Turbulence

Blue Skies. Greenwood Base, Nova Scotia. Acrylic on Canvas. K. Cameron

Airplanes are  fascinating things. They can remain  suspended on basically nothing but certain laws of physics . I’ve always loved airplanes; doesn’t matter if they were super fighter jets or just ordinary (ish) passenger jets. Then there’s those old vintage aircraft that pop up on movies or in airshows like the Douglas DC-3. You gotta’ just love those silver winged ships that were built for sepia adventure in lost jungle lands.

Well I’ve never been on a plane. I’ve stood next to them; photographed them and touched them. I don’t feel at a loss but perhaps that can be chalked up to my latent anxiety of confined social situations.

We all know that turbulence is a word that scares the crap out of most people except perhaps those of some elite RAF or US Navy Seals that almost relish the challenge. Bring it on bitch! That kind of attitude for I which am grateful some of those trained men and women can have.

I don’t believe in spreading  the starving artist myth. To do so is just to  perpetuate this fictional dragon. Artists don’t have to be poor just because they are artists. The reasons for poverty are many but in a money-based society artists can suffer for lack of business acumen. In a western, democratized society I truly believe the reason for starving artists is simply because they have not *yet mastered the business side of art And/Or they do not have access to sound business counsel. To admit that there can be an art business that does not interfere with the creation of said art could be  the first step away from an empty cupboard.

One has to do what must be done. Selling is not copping out. Getting a part time job  is not selling out. The problem here is that the artist (photographer, musician, etc) has to have two heads upon one neck! Yes back to those sepia adventures. Unknown lands of two headed cyclops’s ( can there be such a thing?).  Y’know like the ones we saw in the matinee that introduced the main flick. Ah the good ole days when we spun flattened popcorn boxes like frisbees at the silver screen.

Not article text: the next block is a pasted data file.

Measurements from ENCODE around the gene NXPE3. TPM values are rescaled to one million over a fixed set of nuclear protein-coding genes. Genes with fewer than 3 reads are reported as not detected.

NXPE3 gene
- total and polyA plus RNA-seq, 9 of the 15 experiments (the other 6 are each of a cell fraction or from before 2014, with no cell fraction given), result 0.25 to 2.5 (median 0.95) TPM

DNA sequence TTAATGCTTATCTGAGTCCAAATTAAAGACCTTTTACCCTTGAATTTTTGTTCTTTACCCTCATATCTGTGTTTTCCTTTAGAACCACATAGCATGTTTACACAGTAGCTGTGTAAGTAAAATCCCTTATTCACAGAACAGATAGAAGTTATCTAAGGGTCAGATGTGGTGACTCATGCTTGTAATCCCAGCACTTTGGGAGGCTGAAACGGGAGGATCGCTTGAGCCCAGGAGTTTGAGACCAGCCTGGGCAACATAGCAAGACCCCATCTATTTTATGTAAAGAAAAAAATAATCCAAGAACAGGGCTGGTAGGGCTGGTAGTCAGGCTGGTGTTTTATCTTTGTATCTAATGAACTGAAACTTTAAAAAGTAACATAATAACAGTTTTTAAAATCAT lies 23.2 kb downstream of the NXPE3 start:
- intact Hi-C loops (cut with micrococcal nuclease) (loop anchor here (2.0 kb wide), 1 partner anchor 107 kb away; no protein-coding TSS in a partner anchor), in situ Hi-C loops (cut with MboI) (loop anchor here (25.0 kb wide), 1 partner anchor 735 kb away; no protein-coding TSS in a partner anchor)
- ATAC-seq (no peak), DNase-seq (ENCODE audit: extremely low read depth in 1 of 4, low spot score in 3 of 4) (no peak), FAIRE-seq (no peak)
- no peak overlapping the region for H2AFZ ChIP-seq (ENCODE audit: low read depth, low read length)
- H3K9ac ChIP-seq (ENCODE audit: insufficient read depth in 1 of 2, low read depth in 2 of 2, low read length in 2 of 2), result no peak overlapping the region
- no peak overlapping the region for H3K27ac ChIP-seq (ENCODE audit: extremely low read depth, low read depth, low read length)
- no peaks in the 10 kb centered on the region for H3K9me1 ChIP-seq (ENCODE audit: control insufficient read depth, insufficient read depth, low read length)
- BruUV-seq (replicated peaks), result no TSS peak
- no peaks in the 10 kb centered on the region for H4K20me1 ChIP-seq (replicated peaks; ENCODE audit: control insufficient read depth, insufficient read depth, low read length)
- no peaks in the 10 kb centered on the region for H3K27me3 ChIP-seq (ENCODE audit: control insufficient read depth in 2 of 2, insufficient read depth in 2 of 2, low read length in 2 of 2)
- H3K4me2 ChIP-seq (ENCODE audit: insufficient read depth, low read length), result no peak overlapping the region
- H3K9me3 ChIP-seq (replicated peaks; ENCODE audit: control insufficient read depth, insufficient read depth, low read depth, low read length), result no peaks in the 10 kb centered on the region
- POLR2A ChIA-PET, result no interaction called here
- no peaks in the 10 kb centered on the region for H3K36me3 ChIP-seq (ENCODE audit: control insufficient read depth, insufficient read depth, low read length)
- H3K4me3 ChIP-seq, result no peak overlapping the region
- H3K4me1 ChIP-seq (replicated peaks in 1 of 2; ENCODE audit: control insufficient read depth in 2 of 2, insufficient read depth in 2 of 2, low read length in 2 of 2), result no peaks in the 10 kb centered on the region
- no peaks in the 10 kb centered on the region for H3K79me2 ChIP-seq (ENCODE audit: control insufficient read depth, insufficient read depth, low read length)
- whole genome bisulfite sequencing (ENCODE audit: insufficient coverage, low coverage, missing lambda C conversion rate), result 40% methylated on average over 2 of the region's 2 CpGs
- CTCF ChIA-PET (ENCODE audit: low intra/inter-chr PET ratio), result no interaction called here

One head must only be thinking of creating art and dwelling in an abstract dream-like-land. The other twin head must be focused on marketing, selling, the books…the cupboard!

Why I almost did not post this.

I will confess to you if you ever followed this blog you will see that I have always been an advocate for not allowing money to determine what gets created. I still believe that. However although  I may have , ” slipped the surly bonds of Earth And danced the skies on laughter-silvered wings…” in the process of creation I have ignored the necessity of money’s place in the grounding of our current lives. I do believe in some future world that money will mean nothing.

A caveat:  You can do art without selling it. More power to you. But you must be prepared to do something else for a living or make some kind of arrangement the likes of a  Tom Selleck TV series where you get a Ferrari and lodging in exchange for your skills.

Personally this past year or so has been particularly hard financially for my wife and I. As I said poverty or poverty-like situations can come to anyone. It’s when a series of events i.e. illness, job loss, car problems, confusion -all come calling on horseback like some biblical epic.

I think we are coming through the turbulence now. Nothing but blue skies from now on…, I hope.

Let it be said if you want to make a living from art then, for sure, for damn sure make it your living. Money is not surly. It is not good or evil. It is just a note of trade that will put food in your belly, a coat on your back and if  you wish– silver wings to carry you away!

*This includes myself as well.

Thing to be added: I wrote this. Hesitated a couple days. Then got weak knees, so to speak. This is because I did not want to make it sound like making money from art is an easy thing. It’s not. The best minds in the world can see that. What I am saying is that Selling art has to do more with selling than Making, in most cases. It means that the better you are at marketing and sales in anything , given the right conditions,consumer demand, network,etc., then the better you will be at selling your creations.

Often this is why extremely talented artists struggle financially. Conversely some poorly gifted or unskilled artists are successfully wealthy. This was meant to be more of a get out there and do it, rah-rah post than I just solved your life post.

Thanks for reading!

2 comments on “Turbulence

  1. Kevin, I think this is a good assessment of some of the factors that make art and commerce seem incompatible. I wish you and your wife fair skies from now on, and don’t forget to keep your seatbelts on, just in case! 🙂 Sarah

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